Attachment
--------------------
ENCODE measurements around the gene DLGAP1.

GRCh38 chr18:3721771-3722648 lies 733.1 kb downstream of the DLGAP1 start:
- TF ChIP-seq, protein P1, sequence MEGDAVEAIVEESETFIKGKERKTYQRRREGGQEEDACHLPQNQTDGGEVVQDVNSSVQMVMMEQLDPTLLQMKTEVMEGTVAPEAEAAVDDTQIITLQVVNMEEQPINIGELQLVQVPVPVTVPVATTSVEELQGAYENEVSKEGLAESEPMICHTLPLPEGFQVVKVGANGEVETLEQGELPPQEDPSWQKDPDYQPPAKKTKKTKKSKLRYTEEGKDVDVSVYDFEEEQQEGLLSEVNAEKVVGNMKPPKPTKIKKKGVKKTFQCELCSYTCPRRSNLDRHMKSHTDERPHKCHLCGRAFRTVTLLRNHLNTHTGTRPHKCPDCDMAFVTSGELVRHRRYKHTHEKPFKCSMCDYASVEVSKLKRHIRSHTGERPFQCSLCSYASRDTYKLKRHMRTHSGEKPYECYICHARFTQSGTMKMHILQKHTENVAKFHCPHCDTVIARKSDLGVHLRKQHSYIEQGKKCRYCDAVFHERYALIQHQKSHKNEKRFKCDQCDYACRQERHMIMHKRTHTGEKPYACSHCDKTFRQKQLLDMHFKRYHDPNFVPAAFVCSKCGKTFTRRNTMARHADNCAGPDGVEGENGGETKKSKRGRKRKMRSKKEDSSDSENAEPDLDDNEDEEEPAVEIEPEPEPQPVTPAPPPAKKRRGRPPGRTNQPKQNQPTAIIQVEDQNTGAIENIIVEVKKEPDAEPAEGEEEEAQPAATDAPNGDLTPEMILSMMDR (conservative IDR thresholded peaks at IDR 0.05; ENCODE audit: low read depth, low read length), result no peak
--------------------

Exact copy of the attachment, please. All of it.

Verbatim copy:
ENCODE measurements around the gene DLGAP1.

GRCh38 chr18:3721771-3722648 lies 733.1 kb downstream of the DLGAP1 start:
- TF ChIP-seq, protein P1, sequence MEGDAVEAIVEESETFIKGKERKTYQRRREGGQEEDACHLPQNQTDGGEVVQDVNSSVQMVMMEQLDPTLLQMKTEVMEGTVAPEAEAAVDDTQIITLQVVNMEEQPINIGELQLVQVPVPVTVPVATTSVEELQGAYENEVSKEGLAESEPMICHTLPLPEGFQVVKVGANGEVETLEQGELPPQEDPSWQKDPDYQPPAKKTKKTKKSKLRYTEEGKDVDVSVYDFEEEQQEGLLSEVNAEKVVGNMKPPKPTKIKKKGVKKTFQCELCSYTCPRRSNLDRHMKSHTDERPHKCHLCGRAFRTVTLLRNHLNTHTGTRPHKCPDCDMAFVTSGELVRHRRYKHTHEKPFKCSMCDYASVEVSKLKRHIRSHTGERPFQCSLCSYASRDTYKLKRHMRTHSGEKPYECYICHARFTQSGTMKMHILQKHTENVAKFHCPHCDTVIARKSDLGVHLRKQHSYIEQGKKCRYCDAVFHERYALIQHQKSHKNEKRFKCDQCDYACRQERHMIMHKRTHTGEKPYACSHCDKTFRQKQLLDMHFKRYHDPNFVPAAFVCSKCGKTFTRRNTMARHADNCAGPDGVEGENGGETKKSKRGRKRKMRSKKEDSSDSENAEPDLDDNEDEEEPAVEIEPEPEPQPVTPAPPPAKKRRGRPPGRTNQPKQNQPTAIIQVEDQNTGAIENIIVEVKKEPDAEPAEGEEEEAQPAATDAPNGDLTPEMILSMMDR (conservative IDR thresholded peaks at IDR 0.05; ENCODE audit: low read depth, low read length), result no peak